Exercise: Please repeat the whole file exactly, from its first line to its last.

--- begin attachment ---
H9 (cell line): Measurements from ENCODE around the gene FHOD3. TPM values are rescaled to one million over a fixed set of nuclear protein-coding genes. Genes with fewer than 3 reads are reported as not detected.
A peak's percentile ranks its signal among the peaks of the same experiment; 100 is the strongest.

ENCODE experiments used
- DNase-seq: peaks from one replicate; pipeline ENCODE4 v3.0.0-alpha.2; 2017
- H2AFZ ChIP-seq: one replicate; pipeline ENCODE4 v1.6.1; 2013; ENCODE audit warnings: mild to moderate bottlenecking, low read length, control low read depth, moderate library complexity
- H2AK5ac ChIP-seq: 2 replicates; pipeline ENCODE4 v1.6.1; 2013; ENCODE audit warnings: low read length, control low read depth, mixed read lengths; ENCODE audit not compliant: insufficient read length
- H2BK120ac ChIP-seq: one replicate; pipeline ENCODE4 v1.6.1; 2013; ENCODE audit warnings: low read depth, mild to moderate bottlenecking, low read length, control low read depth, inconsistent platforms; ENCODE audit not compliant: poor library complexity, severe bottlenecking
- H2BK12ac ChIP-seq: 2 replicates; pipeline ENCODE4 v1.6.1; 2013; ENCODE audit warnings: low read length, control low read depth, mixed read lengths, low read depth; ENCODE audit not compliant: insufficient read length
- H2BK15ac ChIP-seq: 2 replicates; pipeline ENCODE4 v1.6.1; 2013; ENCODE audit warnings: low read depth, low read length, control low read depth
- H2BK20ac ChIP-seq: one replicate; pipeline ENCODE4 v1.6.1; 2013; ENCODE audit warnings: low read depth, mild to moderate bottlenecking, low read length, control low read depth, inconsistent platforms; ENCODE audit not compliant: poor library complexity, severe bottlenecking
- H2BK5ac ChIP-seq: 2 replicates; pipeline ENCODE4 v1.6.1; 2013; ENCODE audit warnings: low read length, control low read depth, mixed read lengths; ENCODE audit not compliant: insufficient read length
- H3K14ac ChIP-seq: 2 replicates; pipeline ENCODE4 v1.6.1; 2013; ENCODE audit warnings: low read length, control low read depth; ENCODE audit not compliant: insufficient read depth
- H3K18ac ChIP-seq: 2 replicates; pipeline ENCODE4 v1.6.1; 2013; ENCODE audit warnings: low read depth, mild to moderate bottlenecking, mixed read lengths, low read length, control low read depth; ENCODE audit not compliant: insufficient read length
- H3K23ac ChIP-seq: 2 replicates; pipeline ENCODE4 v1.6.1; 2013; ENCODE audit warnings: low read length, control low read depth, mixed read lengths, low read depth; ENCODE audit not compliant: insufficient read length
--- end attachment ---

H9 (cell line): Measurements from ENCODE around the gene FHOD3. TPM values are rescaled to one million over a fixed set of nuclear protein-coding genes. Genes with fewer than 3 reads are reported as not detected.
A peak's percentile ranks its signal among the peaks of the same experiment; 100 is the strongest.

ENCODE experiments used
- DNase-seq: peaks from one replicate; pipeline ENCODE4 v3.0.0-alpha.2; 2017
- H2AFZ ChIP-seq: one replicate; pipeline ENCODE4 v1.6.1; 2013; ENCODE audit warnings: mild to moderate bottlenecking, low read length, control low read depth, moderate library complexity
- H2AK5ac ChIP-seq: 2 replicates; pipeline ENCODE4 v1.6.1; 2013; ENCODE audit warnings: low read length, control low read depth, mixed read lengths; ENCODE audit not compliant: insufficient read length
- H2BK120ac ChIP-seq: one replicate; pipeline ENCODE4 v1.6.1; 2013; ENCODE audit warnings: low read depth, mild to moderate bottlenecking, low read length, control low read depth, inconsistent platforms; ENCODE audit not compliant: poor library complexity, severe bottlenecking
- H2BK12ac ChIP-seq: 2 replicates; pipeline ENCODE4 v1.6.1; 2013; ENCODE audit warnings: low read length, control low read depth, mixed read lengths, low read depth; ENCODE audit not compliant: insufficient read length
- H2BK15ac ChIP-seq: 2 replicates; pipeline ENCODE4 v1.6.1; 2013; ENCODE audit warnings: low read depth, low read length, control low read depth
- H2BK20ac ChIP-seq: one replicate; pipeline ENCODE4 v1.6.1; 2013; ENCODE audit warnings: low read depth, mild to moderate bottlenecking, low read length, control low read depth, inconsistent platforms; ENCODE audit not compliant: poor library complexity, severe bottlenecking
- H2BK5ac ChIP-seq: 2 replicates; pipeline ENCODE4 v1.6.1; 2013; ENCODE audit warnings: low read length, control low read depth, mixed read lengths; ENCODE audit not compliant: insufficient read length
- H3K14ac ChIP-seq: 2 replicates; pipeline ENCODE4 v1.6.1; 2013; ENCODE audit warnings: low read length, control low read depth; ENCODE audit not compliant: insufficient read depth
- H3K18ac ChIP-seq: 2 replicates; pipeline ENCODE4 v1.6.1; 2013; ENCODE audit warnings: low read depth, mild to moderate bottlenecking, mixed read lengths, low read length, control low read depth; ENCODE audit not compliant: insufficient read length
- H3K23ac ChIP-seq: 2 replicates; pipeline ENCODE4 v1.6.1; 2013; ENCODE audit warnings: low read length, control low read depth, mixed read lengths, low read depth; ENCODE audit not compliant: insufficient read length